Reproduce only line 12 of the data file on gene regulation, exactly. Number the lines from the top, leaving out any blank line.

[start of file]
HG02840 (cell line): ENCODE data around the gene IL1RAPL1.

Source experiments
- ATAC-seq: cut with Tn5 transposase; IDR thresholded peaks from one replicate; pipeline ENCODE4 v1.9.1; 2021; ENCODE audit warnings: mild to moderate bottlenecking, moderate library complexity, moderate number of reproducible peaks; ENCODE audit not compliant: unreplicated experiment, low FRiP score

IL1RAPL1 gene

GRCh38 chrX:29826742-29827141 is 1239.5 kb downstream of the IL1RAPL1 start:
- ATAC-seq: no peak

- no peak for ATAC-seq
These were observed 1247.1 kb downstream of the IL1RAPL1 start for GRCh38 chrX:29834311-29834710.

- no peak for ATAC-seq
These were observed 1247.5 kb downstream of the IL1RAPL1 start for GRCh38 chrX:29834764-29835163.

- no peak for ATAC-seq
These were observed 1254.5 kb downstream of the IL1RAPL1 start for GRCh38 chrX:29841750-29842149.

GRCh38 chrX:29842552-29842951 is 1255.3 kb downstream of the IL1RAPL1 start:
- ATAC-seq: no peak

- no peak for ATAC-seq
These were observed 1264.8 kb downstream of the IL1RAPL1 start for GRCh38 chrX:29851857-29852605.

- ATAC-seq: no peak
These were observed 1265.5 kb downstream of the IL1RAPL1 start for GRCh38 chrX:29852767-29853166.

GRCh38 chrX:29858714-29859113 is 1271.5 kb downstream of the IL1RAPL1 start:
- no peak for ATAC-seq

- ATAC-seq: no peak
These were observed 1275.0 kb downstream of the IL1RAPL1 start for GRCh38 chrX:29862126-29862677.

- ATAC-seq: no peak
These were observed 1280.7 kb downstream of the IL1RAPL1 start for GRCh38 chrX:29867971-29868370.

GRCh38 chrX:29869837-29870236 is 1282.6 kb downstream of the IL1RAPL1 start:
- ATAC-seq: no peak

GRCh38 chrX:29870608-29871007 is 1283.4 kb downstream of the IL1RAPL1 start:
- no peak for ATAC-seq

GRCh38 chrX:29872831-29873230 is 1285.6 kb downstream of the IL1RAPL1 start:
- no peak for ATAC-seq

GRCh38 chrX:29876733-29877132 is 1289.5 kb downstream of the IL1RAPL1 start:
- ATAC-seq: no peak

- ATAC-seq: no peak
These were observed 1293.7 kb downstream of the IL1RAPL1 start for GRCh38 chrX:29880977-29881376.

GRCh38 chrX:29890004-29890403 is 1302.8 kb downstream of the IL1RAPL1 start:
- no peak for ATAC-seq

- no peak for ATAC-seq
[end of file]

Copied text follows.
These were observed 1254.5 kb downstream of the IL1RAPL1 start for GRCh38 chrX:29841750-29842149.